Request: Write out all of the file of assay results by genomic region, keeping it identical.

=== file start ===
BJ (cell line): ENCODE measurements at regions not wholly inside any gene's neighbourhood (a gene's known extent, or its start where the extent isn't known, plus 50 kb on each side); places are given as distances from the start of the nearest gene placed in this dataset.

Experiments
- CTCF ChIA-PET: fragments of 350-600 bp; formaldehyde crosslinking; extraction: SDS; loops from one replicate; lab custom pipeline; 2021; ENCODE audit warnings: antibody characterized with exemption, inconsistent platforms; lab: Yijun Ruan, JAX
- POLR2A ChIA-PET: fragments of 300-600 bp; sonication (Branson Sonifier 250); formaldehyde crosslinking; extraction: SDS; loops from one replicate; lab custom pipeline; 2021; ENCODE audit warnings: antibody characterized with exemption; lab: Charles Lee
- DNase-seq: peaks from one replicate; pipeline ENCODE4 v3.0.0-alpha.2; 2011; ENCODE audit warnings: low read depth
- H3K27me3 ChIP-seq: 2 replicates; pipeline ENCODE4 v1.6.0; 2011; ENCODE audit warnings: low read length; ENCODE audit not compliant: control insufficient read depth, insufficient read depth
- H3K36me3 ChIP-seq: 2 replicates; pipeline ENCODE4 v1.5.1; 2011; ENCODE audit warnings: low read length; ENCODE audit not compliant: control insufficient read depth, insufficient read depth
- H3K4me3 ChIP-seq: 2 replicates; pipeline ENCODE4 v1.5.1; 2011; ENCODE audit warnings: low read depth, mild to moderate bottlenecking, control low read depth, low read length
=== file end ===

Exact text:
BJ (cell line): ENCODE measurements at regions not wholly inside any gene's neighbourhood (a gene's known extent, or its start where the extent isn't known, plus 50 kb on each side); places are given as distances from the start of the nearest gene placed in this dataset.

Experiments
- CTCF ChIA-PET: fragments of 350-600 bp; formaldehyde crosslinking; extraction: SDS; loops from one replicate; lab custom pipeline; 2021; ENCODE audit warnings: antibody characterized with exemption, inconsistent platforms; lab: Yijun Ruan, JAX
- POLR2A ChIA-PET: fragments of 300-600 bp; sonication (Branson Sonifier 250); formaldehyde crosslinking; extraction: SDS; loops from one replicate; lab custom pipeline; 2021; ENCODE audit warnings: antibody characterized with exemption; lab: Charles Lee
- DNase-seq: peaks from one replicate; pipeline ENCODE4 v3.0.0-alpha.2; 2011; ENCODE audit warnings: low read depth
- H3K27me3 ChIP-seq: 2 replicates; pipeline ENCODE4 v1.6.0; 2011; ENCODE audit warnings: low read length; ENCODE audit not compliant: control insufficient read depth, insufficient read depth
- H3K36me3 ChIP-seq: 2 replicates; pipeline ENCODE4 v1.5.1; 2011; ENCODE audit warnings: low read length; ENCODE audit not compliant: control insufficient read depth, insufficient read depth
- H3K4me3 ChIP-seq: 2 replicates; pipeline ENCODE4 v1.5.1; 2011; ENCODE audit warnings: low read depth, mild to moderate bottlenecking, control low read depth, low read length